We’ve been seeing bits and hearing about Samsung’s stretchable OLED displays for some time now. At the Society for Information Display2017 in Los Angeles, the South Korean tech organization at long last uncovered one.
Just to be clear, Samsung has not yet given its 9.1-inch stretchable OLED display a name, nor has it given out any bits of knowledge about a specific products that will wear the new display. What we do know, is that the stretchable display can be flexed both upwards and downwards, not under any condition like conventional OLEDs that can be confined in only one direction, for instance, bending, folding or rolling a screen. Samsung claims the stretch display can keep keeping up original image quality despite when it’s in a flexed position. Regardless, beside an astoundingly diminish and baffling YouTube video, we don’t have much to go on..
The Samsung Display Stretchable OLED panel (better trust it, that is as close to an official name that we have until further notice) can be flexed to a depth of 12mm when pressed, in both directions. As we said some time as of late, the firm is all products considered extraordinarily vague about the uses of this stretchable panel. In its YouTube description of the video, Samsung says, “It might one day be used for wearable, Internet (IoT), automotive or artificial intelligence (AI) applications. It is believed to be a to a great degree promising future technology.”
Regardless of the way that Samsung calls it a “forefront advancement,” it is hard to tell the inevitable destiny of these stretchable displays. To audit, Samsung had displayed its versatile, bendable YOUM OLED displays back at CES 2013, yet the company never produced a single product which wore the same.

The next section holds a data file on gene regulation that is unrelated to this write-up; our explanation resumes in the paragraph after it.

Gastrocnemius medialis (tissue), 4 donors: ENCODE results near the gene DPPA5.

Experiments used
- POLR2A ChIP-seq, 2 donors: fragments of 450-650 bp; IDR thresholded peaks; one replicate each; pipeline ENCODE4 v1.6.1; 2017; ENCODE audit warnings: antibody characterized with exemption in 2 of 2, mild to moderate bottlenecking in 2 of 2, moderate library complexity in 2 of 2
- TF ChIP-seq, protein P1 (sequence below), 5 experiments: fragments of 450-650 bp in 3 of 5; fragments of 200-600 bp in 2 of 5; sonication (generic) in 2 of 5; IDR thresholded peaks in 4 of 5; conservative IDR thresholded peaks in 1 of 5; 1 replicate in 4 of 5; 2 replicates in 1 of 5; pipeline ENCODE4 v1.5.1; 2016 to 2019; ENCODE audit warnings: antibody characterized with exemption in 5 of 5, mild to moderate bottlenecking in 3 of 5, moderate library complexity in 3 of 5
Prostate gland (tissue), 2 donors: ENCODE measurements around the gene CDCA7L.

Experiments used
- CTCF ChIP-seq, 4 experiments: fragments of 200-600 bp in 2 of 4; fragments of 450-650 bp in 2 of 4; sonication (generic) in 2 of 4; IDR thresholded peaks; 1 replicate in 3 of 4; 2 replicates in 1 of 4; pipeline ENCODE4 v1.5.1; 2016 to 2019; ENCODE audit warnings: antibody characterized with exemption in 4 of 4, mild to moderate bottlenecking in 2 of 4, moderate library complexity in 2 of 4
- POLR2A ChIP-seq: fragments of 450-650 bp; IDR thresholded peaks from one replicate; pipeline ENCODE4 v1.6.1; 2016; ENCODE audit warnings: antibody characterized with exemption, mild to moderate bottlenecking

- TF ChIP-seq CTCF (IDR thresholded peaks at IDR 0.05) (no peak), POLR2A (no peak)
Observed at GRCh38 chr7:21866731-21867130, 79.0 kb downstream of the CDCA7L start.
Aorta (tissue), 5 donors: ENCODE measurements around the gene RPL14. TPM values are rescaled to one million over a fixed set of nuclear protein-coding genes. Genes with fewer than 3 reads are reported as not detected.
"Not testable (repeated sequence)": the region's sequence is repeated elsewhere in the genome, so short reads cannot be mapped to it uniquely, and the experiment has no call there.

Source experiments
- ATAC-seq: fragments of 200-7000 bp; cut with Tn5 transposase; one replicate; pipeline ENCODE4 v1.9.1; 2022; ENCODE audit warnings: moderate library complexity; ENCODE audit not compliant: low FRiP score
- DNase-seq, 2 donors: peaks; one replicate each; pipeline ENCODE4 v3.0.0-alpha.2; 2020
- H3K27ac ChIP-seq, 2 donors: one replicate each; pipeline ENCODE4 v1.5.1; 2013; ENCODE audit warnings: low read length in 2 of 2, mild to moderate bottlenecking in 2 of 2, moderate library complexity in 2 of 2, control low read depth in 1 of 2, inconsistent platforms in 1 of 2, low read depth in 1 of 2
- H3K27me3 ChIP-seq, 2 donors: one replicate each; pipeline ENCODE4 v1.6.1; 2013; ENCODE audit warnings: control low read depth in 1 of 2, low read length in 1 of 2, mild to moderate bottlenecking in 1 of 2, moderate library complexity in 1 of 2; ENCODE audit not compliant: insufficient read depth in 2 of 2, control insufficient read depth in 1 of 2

Really, we have not yet seen versatile, bendable or rollable displays expect control, in spite of the way that they have been talked about for an extensive time period. Companies like Royole Corp stretched the world’s thinnest full color versatile displays with 0.01mm thinnes and under 1mm rolling diameter, course in 2014. In any case, those displays have also not shown up on any commercial device till now.
Why? Taking all products into account, pros argue that stretchable, bendable and foldable displays have not yet seen the light of day because of their erratic manufacturing process, and in addition in light of the fact that companies that convey the same don’t have enough volumes to consider the market. This, joined with high costs and challenges in product design, is the thing that may keep down these dynamic displays from entering the consumer market. Why else would we not be rolling up our phones and keeping them in our pockets like pens till now?